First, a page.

If you've lost your job in Massachusetts, the state provides an important safety net through its unemployment insurance program. You must qualify for the program by meeting eligibility rules, and continue searching for work. Only your earned income is counted by the state. Money from 401(k) accounts does not figure in the eligibility rules, but can affect the amount of your ongoing benefits.
Applying For Benefits
Massachusetts pays unemployment benefits without taking into account the status of your 401(k) account. The benefit amount is a percentage of the wages you earned during the base year, not including your own contributions to the account. If your previous employer set up a 401(k), you can continue making contributions to the account even after losing your job. If you close the account, it won't affect your eligibility for Massachusetts unemployment benefits.
Offsetting 401(k) Withdrawals
If you're unemployed, you may be able to take withdrawals under the Internal Revenue Service rules from your 401(k) account to help pay for living expenses. If you withdraw money from your 401(k) while on unemployment, however, Massachusetts will deduct 50 percent of the withdrawal from your benefit. If you're taking regular monthly withdrawals, the state divides that amount by 4.3 to arrive at a weekly amount you're receiving, and then deducts 50 percent from the weekly unemployment benefit.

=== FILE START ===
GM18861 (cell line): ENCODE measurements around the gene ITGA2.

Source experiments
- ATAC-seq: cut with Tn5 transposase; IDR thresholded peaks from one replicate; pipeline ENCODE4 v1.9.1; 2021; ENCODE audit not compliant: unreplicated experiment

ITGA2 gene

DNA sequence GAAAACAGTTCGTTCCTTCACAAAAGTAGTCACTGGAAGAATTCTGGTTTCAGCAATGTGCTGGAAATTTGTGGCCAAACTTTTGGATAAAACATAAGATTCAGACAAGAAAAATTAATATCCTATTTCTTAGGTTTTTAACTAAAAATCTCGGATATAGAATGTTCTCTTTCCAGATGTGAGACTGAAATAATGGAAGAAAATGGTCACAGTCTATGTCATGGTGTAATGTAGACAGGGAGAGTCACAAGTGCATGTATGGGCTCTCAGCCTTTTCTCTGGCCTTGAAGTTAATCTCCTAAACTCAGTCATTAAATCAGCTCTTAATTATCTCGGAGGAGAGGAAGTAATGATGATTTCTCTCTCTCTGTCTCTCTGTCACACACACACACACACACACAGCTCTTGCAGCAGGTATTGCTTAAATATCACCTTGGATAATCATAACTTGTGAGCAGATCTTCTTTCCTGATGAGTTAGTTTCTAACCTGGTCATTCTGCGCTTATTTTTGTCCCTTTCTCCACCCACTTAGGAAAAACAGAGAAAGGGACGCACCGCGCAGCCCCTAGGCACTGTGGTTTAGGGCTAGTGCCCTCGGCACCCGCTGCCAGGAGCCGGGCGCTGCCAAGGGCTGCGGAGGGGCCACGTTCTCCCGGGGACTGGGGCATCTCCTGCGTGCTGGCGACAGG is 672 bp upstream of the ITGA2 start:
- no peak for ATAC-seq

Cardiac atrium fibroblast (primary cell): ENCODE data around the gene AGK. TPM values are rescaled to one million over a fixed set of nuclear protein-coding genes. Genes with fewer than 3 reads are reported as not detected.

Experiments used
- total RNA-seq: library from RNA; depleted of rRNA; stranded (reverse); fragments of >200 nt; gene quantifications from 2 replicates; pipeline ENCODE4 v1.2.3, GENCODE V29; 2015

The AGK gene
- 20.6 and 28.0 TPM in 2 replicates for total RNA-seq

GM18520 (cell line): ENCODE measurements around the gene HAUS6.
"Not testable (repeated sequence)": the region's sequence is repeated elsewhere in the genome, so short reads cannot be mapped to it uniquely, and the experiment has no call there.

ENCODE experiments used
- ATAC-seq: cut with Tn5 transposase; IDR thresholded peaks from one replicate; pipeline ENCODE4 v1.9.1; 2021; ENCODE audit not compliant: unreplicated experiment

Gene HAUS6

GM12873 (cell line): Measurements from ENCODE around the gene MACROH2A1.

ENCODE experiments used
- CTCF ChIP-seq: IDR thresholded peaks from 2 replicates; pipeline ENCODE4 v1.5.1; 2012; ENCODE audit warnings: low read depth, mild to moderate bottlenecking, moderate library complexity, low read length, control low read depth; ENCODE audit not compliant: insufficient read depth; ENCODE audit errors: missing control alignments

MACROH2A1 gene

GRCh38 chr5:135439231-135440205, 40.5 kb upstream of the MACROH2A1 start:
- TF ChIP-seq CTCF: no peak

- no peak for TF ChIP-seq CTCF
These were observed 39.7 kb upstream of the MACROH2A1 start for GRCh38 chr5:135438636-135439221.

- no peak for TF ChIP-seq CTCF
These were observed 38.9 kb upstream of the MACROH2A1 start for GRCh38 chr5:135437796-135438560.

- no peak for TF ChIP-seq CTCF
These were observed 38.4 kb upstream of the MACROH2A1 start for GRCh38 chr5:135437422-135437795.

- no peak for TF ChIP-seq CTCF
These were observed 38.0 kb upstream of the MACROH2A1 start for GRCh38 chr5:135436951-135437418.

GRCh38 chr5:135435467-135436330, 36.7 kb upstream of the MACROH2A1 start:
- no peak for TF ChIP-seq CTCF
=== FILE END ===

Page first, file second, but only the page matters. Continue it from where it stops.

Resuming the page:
If you close the 401(k) account and take a lump-sum distribution, Massachusetts will subtract a pro-rated amount (again, at 50 percent of the total withdrawal) through the remaining period of your unemployment eligibility. If you have 10 weeks of unemployment remaining, for example, the state applies the offset to 10 percent of the distribution amount. If you find a job before all of the lump-sum distribution has been offset, the state may claim an overpayment. You will have to reimburse the balance, either all at once or through an installment agreement.
There are several requirements you have to meet before getting unemployment in Massachusetts. You must have been fired or laid off; if you lost your job for cause, or just quit, you can't draw unemployment. You must be capable of working, and agree to look for a new job. There's an earning requirement as well. You must have earned at least $3,500, or 30 times your weekly unemployment benefit, during a "base year," which runs prior to the date you file for unemployment.
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